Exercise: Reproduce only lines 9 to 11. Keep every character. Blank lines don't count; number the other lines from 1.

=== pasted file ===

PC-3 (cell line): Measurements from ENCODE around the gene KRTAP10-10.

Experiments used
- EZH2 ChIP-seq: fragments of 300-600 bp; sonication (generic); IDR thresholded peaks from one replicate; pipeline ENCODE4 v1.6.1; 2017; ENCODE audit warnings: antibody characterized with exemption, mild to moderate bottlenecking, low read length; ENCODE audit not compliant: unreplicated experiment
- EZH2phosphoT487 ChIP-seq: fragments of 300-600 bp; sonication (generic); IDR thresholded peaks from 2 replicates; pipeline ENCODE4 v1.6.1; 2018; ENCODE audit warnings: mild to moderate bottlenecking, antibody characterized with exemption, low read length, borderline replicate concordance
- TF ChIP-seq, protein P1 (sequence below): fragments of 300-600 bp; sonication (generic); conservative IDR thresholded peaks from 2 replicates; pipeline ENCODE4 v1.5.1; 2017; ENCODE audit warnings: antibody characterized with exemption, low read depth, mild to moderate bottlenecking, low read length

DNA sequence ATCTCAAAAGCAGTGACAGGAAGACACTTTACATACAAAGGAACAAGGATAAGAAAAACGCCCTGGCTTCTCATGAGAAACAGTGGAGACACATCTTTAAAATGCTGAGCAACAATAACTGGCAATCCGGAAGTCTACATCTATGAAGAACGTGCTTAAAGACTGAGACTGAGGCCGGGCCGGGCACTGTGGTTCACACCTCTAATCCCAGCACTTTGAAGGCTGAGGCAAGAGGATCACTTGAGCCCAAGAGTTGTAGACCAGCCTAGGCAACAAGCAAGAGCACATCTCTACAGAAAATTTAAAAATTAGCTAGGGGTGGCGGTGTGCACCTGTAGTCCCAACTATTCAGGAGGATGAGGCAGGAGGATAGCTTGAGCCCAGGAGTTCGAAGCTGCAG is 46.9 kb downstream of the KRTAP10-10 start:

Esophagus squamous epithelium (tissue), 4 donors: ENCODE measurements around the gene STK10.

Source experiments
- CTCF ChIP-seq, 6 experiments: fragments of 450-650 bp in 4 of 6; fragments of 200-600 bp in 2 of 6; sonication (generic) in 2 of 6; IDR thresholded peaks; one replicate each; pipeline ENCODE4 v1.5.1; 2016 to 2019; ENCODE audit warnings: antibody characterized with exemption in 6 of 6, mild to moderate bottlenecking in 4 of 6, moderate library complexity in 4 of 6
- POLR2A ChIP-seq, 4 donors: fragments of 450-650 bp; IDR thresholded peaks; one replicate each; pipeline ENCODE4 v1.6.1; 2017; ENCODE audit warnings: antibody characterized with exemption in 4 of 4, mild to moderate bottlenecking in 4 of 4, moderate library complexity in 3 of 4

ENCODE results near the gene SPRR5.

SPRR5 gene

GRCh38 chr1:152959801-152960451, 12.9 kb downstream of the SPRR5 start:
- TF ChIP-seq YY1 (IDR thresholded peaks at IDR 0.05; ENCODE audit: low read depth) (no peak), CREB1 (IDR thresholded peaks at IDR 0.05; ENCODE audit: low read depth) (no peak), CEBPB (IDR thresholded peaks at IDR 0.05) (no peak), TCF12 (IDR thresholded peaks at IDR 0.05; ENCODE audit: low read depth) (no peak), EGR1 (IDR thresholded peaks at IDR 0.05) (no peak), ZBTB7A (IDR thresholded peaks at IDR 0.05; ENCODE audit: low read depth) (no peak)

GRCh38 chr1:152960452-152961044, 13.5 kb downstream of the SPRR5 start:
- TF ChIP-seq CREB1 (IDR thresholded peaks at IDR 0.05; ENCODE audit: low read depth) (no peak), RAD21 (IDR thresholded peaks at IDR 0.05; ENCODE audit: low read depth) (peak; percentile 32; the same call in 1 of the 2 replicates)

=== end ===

- CTCF ChIP-seq, 6 experiments: fragments of 450-650 bp in 4 of 6; fragments of 200-600 bp in 2 of 6; sonication (generic) in 2 of 6; IDR thresholded peaks; one replicate each; pipeline ENCODE4 v1.5.1; 2016 to 2019; ENCODE audit warnings: antibody characterized with exemption in 6 of 6, mild to moderate bottlenecking in 4 of 6, moderate library complexity in 4 of 6
- POLR2A ChIP-seq, 4 donors: fragments of 450-650 bp; IDR thresholded peaks; one replicate each; pipeline ENCODE4 v1.6.1; 2017; ENCODE audit warnings: antibody characterized with exemption in 4 of 4, mild to moderate bottlenecking in 4 of 4, moderate library complexity in 3 of 4

ENCODE results near the gene SPRR5.